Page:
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Biographies of Notable Native Americans
Dull Knife - 1810-1883

One of the principal chiefs of the Northern Cheyenne, the famous leader was called Morning Star by the Cheyenne, but Dull Knife by the Lakota. He was active in the Cheyenne-Arapaho War in Colorado in 1864-65, the Sioux Wars of the Northern Plains in 1866-67 and joined Crazy Horse and Sitting Bull during the War for the Black Hills in 1876-77. Many of his warriors fought with Crazy Horse at Rosebud and at the battle of the Little Bighorn.

In November of 1876 General George Crook attacked Dull Knife’s camp on the Red Fork of the Powder River in Wyoming while searching for Crazy Horse. The four hundred warriors were badly beaten and the survivors made a desperate attempt to reach Crazy Horse’s camp. Eleven children died, and the Cheyenne were forced to eat almost all their horses in the trek.

Dull Knife finally surrendered in the spring of 1877 and the Cheyenne band was forced to go to a reservation in Indian Territory in Oklahoma. The Darlington Reservation had little game, the buffalo were gone and the smaller animals had been hunted to near extinction by those who had been sent to the reservation earlier. Fever, probably malaria, infected the susceptible Cheyenne. Many who didn’t die of the fever starved to death.

Along with Little Wolf, Dull Knife pleaded with the Indian agent to allow the Cheyenne to return to Montana. The request was refused so Dull Knife and Little Wolf fled the reservation with the 300 remaining members of the tribe in 1878. They set out on a 1000-mile journey toward their homeland with the Army in pursuit. The Cheyenne repelled several attacks and at White Clay Creek in Nebraska they split into two groups. Dull Knife and 150 of the Cheyenne went to the Red Cloud Agency to surrender, while Little Wolf and the others hid in the Sand Hills of Nebraska.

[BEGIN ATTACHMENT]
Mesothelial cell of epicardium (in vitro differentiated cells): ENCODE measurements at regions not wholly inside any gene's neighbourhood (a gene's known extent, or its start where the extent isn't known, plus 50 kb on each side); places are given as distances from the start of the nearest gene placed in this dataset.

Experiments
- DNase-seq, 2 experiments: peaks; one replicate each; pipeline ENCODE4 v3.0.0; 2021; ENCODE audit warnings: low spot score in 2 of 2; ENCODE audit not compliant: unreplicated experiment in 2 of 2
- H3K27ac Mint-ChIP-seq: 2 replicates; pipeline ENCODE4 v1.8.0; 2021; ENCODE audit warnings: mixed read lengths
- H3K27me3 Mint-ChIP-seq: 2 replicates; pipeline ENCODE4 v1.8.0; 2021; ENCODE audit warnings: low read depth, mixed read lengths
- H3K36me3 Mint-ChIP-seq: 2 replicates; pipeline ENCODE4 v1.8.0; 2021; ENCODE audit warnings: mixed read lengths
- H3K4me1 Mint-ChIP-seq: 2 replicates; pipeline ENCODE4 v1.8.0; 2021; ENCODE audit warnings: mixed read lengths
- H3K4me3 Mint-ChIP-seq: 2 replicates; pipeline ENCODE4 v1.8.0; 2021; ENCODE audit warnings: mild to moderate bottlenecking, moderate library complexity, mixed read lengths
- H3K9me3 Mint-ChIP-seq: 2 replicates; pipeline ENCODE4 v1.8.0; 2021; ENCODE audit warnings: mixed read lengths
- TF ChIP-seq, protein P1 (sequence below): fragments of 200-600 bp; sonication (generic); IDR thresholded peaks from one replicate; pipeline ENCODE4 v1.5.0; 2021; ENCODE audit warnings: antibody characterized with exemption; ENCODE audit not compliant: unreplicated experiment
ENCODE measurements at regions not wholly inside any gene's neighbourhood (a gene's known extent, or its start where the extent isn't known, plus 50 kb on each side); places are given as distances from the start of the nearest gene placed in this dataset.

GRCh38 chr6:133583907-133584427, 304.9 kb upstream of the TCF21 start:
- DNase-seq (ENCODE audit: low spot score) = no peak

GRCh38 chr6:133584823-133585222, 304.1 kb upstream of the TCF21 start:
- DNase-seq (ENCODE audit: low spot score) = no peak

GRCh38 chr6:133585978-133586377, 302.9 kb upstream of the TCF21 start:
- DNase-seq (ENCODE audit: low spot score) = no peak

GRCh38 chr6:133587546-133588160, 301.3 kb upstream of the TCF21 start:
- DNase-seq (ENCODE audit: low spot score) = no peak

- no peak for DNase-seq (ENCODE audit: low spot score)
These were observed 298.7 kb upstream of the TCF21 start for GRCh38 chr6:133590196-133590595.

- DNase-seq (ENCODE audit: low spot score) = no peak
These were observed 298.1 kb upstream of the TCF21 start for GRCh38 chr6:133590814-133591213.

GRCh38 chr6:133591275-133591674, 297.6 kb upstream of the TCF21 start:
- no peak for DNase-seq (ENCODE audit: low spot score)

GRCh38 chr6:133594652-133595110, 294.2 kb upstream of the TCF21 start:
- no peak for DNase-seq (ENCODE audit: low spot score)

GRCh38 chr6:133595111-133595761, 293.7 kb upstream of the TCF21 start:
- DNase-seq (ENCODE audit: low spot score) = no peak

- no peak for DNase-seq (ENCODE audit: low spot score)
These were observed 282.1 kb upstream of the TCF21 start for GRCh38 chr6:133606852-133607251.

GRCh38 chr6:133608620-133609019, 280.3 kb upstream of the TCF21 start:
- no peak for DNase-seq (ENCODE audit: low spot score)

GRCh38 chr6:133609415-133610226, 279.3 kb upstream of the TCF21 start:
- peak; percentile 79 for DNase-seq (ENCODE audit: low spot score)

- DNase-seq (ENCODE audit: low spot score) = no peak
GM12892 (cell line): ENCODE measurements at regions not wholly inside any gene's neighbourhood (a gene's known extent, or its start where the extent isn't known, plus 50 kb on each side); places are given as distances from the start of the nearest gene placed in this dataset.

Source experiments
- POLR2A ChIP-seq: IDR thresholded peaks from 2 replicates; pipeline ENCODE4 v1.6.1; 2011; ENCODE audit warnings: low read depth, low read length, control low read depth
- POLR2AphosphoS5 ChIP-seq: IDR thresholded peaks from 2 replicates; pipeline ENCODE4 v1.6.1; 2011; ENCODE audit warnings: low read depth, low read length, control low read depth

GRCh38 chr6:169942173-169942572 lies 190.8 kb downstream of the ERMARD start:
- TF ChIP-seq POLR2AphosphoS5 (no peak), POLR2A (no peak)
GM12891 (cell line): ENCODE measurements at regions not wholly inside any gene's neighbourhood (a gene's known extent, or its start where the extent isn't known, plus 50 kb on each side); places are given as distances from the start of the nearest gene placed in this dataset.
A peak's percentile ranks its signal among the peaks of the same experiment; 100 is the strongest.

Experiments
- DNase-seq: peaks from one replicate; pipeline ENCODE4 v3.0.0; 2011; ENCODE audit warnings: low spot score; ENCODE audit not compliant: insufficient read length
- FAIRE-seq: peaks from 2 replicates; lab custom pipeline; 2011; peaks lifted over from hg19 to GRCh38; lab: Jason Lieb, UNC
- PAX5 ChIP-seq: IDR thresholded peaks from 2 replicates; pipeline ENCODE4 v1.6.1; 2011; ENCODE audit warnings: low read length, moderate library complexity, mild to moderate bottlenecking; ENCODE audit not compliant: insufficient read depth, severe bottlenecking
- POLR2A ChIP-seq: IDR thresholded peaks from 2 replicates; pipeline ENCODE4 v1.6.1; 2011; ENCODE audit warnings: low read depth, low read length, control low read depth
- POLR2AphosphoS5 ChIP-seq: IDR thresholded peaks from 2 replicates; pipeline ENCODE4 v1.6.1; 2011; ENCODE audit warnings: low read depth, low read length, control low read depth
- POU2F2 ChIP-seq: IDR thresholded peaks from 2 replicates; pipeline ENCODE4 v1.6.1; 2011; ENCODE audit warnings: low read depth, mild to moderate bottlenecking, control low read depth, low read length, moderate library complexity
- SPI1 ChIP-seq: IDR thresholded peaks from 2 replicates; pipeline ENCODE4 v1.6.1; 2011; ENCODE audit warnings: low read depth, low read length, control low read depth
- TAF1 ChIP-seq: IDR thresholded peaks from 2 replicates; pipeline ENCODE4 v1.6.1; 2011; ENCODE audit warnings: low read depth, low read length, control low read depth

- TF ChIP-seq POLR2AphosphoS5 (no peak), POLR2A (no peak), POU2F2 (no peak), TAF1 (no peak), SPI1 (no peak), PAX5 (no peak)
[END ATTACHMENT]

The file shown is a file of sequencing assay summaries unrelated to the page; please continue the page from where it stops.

Finding the Red Cloud Agency abandoned, Dull Knife pressed on to Ft. Robinson where he and his followers spent two months waiting for the fort’s commander to receive orders. When the orders came, they were to send the Cheyenne back to Oklahoma. Dull Knife refused and the commander locked the group in a freezing barrack for 3 days without food or water. In January of 1879 Little Shield, a Dog Soldier Society leader, led a breakout from the barracks. Soldiers chased them from the fort shooting them. The surviving Cheyenne, now fewer than 100 were herded back into Ft. Robinson.

Dull Knife and his wife and son were among the few who escaped the carnage and forced incarceration. They walked for eighteen days to Red Cloud’s Pine Ridge Reservation, subsisting mainly on tree bark. Dull Knife’s small band was allowed to stay at Pine Ridge until in 1884 when the Northern Cheyenne were granted the Tongue River Reservation in Montana. Dull Knife died the year before the Cheyenne were finally granted a reservation and was buried on a high butte near his home.


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